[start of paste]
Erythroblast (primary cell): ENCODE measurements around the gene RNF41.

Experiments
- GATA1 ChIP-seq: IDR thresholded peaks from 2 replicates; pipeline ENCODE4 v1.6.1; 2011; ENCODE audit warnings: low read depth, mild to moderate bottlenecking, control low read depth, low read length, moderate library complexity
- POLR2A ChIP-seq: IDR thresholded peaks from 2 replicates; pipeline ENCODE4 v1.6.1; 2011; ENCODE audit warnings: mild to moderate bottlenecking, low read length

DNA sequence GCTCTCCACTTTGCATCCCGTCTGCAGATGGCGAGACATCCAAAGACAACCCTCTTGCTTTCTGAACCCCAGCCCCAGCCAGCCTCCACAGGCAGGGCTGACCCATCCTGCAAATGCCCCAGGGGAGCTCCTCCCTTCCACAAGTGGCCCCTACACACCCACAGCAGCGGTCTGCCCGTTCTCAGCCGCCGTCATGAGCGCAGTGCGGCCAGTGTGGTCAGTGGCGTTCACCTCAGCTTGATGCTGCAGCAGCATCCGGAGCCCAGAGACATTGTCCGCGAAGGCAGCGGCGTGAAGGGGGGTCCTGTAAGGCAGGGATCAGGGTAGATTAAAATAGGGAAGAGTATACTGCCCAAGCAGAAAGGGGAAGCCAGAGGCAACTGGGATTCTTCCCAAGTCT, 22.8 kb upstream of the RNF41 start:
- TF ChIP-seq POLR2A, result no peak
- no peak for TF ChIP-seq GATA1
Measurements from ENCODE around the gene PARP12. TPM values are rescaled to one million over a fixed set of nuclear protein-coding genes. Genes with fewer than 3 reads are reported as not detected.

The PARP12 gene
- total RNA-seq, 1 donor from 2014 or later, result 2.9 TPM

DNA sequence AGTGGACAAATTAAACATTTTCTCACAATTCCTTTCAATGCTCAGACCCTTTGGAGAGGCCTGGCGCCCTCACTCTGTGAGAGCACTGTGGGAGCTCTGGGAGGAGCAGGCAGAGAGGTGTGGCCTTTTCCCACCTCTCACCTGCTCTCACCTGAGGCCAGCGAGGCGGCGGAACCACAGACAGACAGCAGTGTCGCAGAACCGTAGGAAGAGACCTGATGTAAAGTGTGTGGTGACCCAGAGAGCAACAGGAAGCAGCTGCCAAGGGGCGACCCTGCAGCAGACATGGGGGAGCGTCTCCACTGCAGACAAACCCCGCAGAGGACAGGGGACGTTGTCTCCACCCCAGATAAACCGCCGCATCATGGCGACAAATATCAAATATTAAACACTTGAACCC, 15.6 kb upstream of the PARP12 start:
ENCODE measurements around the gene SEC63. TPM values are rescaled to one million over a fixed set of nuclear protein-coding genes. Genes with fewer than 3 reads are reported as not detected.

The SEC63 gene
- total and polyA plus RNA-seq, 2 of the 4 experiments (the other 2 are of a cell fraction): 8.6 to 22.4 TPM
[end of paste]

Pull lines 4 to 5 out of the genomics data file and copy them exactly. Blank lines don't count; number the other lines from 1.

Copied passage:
- POLR2A ChIP-seq: IDR thresholded peaks from 2 replicates; pipeline ENCODE4 v1.6.1; 2011; ENCODE audit warnings: mild to moderate bottlenecking, low read length

DNA sequence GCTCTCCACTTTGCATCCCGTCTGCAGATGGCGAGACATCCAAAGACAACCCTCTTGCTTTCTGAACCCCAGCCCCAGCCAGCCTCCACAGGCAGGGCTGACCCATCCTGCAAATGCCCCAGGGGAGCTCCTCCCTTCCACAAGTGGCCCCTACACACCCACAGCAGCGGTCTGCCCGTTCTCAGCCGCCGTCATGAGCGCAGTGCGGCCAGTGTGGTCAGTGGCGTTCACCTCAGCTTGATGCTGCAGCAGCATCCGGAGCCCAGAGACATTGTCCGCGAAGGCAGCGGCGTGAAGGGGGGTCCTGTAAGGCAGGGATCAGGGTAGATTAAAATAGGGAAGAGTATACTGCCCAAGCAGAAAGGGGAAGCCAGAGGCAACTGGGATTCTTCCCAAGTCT, 22.8 kb upstream of the RNF41 start: